Google's Android security bulletin for December includes a number of flaws that vendors will need to patch.
Google is urging Android device makers to fix all the issues in its December security bulletin. Image: Getty Images
Google has published its Android security bulletin for December, warning of 47 bugs across the operating system.
Ten of the vulnerabilities are rated 'critical' in their potential impact, the most severe type of bug, while the other 37 are rated as 'high' priority.
Google said it had split the vulnerabilities into two patch levels in its alert, so that Android smartphone makers can fix a subset of vulnerabilities that are similar across all Android devices more quickly, should they want to.
But it warned: "Android partners are encouraged to fix all issues in this bulletin and use the latest security patch level." It recommended that they bundle the fixes for all the issues they are addressing in a single update.
Google said among the most severe of these flaws is a critical security vulnerability in the media framework that could enable a remote attacker, using a specially crafted file, to execute arbitrary code within the context of a privileged process.
The first group of 19 vulnerabilities, 2017-12-01, also includes a flaw in the framework section, which could enable a local malicious application to bypass user interaction requirements to gain access to additional permissions. Under system, the worst bug could allow a "proximate attacker" to execute arbitrary code within the context of a privileged process.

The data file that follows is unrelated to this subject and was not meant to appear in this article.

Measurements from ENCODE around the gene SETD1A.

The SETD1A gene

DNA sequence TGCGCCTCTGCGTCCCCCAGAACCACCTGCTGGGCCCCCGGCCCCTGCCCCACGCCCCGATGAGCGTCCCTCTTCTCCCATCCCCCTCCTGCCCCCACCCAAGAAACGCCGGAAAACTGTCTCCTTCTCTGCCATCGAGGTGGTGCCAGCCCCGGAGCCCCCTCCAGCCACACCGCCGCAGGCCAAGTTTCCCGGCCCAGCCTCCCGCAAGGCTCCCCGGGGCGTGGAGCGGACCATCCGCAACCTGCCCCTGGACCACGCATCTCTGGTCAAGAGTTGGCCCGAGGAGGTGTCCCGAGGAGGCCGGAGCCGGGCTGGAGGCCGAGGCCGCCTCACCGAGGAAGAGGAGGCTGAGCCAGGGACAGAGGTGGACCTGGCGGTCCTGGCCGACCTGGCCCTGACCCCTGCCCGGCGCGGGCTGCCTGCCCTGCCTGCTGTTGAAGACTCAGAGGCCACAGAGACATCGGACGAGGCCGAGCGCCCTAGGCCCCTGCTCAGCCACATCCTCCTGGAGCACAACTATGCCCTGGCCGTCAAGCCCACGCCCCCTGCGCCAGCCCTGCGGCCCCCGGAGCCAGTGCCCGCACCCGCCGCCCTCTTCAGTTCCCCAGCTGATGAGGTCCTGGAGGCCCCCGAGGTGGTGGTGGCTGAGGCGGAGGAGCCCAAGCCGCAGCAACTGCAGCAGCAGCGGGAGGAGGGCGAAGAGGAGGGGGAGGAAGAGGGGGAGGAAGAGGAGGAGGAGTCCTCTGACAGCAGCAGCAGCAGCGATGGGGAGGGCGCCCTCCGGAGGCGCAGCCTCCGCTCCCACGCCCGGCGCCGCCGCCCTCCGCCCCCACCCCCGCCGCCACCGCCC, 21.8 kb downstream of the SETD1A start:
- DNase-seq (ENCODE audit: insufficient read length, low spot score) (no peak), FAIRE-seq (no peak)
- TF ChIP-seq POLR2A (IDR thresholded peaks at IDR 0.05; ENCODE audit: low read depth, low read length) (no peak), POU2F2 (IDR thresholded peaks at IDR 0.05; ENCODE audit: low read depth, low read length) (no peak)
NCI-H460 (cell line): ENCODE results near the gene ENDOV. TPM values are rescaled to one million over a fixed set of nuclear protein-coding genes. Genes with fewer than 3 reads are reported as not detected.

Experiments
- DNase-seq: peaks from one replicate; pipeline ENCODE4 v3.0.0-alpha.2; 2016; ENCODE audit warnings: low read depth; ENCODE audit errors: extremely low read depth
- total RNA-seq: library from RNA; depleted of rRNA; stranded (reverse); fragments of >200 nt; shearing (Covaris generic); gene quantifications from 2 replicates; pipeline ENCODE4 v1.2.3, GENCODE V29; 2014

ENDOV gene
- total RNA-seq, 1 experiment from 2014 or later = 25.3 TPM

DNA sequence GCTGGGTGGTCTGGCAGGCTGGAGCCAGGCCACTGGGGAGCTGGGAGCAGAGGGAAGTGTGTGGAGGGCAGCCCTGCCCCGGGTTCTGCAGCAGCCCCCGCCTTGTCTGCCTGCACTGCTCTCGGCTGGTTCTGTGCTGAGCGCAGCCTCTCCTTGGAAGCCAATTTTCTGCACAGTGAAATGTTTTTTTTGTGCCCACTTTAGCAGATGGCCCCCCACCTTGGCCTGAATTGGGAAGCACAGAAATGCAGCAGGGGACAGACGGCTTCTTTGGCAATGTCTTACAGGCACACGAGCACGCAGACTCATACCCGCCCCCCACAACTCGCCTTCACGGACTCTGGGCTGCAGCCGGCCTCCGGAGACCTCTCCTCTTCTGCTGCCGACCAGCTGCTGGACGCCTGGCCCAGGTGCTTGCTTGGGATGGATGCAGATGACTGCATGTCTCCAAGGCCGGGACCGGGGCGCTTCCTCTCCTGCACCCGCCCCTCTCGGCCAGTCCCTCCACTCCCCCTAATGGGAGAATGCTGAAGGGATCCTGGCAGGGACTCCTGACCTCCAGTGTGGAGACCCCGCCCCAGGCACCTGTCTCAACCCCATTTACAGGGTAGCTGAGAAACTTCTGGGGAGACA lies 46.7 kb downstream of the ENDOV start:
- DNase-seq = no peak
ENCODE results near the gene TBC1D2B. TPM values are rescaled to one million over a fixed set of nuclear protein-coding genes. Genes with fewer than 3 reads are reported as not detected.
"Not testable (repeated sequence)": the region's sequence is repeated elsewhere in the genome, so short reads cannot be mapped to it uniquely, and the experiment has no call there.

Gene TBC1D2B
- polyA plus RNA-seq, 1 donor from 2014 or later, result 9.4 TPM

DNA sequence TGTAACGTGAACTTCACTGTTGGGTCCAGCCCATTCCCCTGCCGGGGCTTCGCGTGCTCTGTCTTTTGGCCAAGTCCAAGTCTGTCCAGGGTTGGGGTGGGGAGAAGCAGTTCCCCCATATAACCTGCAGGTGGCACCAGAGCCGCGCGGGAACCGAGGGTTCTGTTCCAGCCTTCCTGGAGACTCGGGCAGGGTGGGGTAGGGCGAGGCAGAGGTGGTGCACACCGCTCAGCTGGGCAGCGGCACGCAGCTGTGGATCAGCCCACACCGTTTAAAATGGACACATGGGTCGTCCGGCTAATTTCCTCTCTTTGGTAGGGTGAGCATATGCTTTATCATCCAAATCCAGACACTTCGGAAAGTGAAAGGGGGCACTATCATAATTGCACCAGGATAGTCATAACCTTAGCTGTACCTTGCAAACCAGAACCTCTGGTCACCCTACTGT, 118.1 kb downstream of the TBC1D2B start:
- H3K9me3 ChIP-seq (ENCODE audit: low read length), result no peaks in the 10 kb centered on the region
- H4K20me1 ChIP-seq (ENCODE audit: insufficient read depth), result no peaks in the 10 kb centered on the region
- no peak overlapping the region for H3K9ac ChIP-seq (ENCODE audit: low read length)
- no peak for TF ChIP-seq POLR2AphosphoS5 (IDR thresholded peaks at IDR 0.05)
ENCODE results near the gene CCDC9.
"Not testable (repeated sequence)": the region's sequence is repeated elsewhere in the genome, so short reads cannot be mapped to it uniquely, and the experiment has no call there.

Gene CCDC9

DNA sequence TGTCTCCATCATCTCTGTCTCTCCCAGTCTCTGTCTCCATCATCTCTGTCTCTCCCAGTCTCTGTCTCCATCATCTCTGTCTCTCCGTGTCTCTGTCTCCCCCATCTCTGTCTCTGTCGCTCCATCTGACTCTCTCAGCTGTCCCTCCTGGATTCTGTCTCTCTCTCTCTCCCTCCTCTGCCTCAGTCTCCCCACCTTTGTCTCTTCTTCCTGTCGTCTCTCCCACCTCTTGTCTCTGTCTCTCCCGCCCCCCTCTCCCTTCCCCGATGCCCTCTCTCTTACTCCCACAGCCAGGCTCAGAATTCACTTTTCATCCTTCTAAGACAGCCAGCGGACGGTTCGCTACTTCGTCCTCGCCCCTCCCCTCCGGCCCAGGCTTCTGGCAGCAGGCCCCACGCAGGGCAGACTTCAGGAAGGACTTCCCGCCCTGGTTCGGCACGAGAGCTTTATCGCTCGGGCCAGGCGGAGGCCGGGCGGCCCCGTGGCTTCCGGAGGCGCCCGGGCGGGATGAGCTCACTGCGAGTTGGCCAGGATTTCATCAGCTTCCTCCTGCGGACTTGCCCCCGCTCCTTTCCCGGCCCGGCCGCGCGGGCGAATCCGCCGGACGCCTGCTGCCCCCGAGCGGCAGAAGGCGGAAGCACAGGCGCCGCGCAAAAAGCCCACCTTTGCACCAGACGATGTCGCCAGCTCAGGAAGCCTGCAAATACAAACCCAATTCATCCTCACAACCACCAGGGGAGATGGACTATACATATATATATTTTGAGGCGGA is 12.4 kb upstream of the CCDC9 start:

The second group of 27 bugs, 2017-12-05, security patch level includes under kernel components a vulnerability that could allow local malicious applications to execute arbitrary code.
There are also vulnerabilities in MediaTek and Nvidia components that could let a local malicious app execute arbitrary code within the context of a privileged process. The bulletin also lists nine vulnerabilities in Qualcomm components and nine vulnerabilities in Qualcomm closed-source components.
These bugs won't come as a surprise to the makers of Android smartphones. Google's partners are notified of all issues at least a month before publication. Source-code patches for these issues will be released to the Android Open Source Project repository in the next 48 hours.
Google said exploiting issues on Android is made more difficult by features in newer versions of the Android platform: "We encourage all users to update to the latest version of Android where possible."
However, not all Android makers feel that updating old hardware to the newest version of Android is a particular priority, leaving many smartphones languishing on older and therefore less secure versions.